Late June in Lanark County and the First Cutting of the Hay

Korry's farm

By  late June each year, the hay was tall enough for the first cut of the season. When early summer is upon us, I’m reminded of the sweet, green scents of the fresh cut hay lying in the fields.

boy in hayfield

By this time in June, the delicate pale shades of spring had come into their full summer greens.

old fashioned tractor

The heat bugs, crickets, and bullfrogs sang their songs back in the lowlands, behind the old house.

kids at the creek

The hot sun warmed our bones, and the long, hazy days were rich with humidity.

country flowers

boy moving hay

Days were always busy this time of year, and local farmers hauled their wagons, and chugged up and down the Third Line, like a great hay parade passing by.

holsteins in field

We were often tempted to stop by the local general store for an icy cold bottle of pop, or maybe buy a popsicle and split it with a friend.  Owners, Jim and Helen Cavanagh were always there to greet us with a kind smile, and have a chat about the local news around DeWitt’s Corners.

Cavanaghs store for book

Sometimes it was so hot by late June that even Shep, Cavanagh’s dog, would curl up beside the millstone outside the store, and take a break from the heat.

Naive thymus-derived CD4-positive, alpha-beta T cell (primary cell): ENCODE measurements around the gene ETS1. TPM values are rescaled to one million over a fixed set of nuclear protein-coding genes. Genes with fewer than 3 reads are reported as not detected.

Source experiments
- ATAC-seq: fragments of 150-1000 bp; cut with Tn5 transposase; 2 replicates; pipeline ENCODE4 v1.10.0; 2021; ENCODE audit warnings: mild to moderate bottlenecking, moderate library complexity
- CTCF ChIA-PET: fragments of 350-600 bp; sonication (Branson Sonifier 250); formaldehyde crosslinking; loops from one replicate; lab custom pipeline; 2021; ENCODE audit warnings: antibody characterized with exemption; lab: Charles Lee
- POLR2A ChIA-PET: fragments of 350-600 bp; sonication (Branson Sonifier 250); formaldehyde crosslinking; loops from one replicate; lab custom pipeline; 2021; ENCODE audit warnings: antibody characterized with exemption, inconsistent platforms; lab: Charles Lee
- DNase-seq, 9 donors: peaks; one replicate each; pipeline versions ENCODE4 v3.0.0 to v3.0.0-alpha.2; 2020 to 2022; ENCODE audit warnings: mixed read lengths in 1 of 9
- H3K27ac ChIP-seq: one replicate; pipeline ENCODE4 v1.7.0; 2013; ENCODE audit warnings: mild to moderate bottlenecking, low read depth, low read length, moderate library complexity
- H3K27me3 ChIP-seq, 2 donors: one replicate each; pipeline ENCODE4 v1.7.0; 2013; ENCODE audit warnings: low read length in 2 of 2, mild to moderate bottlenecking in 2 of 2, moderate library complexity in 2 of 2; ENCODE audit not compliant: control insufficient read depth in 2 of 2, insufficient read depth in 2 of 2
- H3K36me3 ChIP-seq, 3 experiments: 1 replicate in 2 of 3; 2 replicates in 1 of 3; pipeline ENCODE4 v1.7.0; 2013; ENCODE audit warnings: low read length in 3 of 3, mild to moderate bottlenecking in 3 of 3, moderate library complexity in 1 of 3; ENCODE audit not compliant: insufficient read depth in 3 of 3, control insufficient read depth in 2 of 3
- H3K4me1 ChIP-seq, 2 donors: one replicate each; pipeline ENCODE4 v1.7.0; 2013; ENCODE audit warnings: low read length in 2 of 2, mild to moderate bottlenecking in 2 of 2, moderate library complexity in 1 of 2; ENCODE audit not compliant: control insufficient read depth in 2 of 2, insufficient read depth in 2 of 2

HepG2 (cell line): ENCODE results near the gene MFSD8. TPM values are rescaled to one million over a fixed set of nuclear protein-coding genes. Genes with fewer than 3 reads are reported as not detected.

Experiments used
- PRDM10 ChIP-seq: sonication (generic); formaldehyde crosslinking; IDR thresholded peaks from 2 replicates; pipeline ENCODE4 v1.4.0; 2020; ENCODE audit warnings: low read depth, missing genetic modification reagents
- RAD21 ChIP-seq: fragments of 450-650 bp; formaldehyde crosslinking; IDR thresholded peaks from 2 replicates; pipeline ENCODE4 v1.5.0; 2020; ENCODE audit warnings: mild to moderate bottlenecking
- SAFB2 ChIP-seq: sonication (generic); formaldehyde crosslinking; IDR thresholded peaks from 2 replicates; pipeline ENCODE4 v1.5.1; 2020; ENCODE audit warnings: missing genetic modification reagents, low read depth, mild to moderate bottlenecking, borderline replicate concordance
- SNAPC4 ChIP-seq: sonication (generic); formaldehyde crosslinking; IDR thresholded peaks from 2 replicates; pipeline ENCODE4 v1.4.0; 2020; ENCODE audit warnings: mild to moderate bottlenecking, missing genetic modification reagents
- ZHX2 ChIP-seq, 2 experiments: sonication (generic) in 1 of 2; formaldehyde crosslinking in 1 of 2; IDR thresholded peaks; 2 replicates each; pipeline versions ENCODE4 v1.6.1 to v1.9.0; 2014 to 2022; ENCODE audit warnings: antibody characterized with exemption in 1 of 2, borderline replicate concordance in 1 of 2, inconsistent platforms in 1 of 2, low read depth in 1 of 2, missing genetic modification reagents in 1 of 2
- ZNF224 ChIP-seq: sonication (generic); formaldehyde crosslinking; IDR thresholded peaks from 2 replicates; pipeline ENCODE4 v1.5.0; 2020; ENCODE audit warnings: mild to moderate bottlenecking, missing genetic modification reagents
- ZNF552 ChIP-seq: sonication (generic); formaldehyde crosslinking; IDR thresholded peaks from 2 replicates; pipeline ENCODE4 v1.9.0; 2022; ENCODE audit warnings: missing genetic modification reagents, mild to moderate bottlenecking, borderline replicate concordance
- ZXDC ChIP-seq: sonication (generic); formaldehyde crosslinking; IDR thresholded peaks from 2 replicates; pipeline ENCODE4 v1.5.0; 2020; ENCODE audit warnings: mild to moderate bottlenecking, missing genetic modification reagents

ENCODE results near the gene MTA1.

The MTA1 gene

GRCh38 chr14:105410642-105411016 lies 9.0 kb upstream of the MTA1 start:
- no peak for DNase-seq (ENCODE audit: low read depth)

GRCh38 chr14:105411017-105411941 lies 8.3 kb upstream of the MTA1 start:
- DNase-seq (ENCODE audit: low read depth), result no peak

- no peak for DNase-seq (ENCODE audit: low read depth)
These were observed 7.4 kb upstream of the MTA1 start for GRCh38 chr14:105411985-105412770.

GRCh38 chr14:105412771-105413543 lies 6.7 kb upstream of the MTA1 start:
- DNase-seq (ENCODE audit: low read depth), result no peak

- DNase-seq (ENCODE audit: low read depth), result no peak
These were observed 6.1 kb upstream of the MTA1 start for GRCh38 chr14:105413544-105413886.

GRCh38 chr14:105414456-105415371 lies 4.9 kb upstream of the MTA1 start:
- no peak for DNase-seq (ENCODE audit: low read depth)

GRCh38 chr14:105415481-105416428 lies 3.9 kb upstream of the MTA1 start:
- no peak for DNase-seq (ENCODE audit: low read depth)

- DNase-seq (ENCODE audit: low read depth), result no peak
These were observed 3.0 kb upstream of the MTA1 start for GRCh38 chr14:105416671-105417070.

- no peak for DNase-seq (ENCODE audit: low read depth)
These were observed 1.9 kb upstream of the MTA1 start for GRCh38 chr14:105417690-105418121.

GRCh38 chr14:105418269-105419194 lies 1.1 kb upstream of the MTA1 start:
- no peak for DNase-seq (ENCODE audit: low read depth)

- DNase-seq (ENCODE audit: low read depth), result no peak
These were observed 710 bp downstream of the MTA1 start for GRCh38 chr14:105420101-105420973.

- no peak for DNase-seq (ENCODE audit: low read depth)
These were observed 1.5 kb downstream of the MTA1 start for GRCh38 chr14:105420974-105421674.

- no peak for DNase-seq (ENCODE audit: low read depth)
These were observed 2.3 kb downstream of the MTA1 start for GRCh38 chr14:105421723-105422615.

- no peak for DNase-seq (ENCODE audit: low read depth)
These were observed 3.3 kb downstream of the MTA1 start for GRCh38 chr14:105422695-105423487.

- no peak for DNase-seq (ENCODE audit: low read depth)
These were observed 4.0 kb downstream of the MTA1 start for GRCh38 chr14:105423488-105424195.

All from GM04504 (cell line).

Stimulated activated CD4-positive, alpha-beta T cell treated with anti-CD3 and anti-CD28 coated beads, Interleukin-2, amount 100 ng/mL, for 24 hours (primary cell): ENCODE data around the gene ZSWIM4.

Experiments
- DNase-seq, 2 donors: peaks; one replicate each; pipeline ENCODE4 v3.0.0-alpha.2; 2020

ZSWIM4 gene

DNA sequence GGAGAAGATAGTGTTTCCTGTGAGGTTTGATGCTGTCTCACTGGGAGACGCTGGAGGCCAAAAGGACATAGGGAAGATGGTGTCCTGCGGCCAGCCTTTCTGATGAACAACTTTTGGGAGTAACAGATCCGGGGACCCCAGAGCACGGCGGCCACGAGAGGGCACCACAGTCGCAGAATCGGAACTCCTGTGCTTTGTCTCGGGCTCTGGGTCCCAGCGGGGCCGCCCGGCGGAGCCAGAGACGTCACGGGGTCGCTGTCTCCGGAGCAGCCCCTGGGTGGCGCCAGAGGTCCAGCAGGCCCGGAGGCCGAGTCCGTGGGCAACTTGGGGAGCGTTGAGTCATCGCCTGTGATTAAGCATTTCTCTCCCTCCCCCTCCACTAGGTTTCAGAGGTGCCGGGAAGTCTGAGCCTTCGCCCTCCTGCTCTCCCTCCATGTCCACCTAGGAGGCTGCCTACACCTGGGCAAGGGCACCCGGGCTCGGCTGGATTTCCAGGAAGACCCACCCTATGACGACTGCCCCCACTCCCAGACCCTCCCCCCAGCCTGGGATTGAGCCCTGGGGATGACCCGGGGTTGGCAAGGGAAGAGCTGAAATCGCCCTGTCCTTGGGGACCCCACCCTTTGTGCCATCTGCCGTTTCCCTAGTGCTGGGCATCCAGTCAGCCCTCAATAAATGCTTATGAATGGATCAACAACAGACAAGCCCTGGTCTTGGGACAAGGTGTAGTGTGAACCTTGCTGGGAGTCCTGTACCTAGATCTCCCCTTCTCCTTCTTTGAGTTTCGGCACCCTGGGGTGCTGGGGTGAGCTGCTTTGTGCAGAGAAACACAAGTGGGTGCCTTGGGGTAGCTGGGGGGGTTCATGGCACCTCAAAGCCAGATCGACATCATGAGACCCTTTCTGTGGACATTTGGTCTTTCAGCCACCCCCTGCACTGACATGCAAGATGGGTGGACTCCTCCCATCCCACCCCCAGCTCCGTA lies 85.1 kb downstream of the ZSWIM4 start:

Shep with the Millstone

The unmistakable fragrance of the newly-cut-hay was all around us.   For anyone who has ever lived in farm country, it’s a fresh, green scent that could be bottled-up as perfume, and called ‘Summer’.

farm tractor

It was always nice at the end of a long, hot day to cool off in the Tay River, at Carl Adams’ swimming hole.

Carl Adams

kids in the water

Just a quick ride on our bikes, and we’d be there in no time at all, jumping in, splashing each other, laughing, cooling off after a long, hot day in the Lanark County sunshine.

old bike 2

Or sometimes, we’d ride our bikes up the Third Line and jump off of Jordan’s bridge, into the cool waters of Christie Lake.

fred and ethel0001_4

Now that summer is officially here, it’s nice to remember the sights, smells and sounds of the farm country, and how the longest days of the year seemed to go on forever……………

country lane

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Photo:  Korry’s farm –  farmed by Andrew, Ethel Korry and  their son George and his wife Merle.
Photo: Cavanagh’s store and their dog Shep – JoAnne Cavanagh Butler

 

http://www.staffordwilson.com

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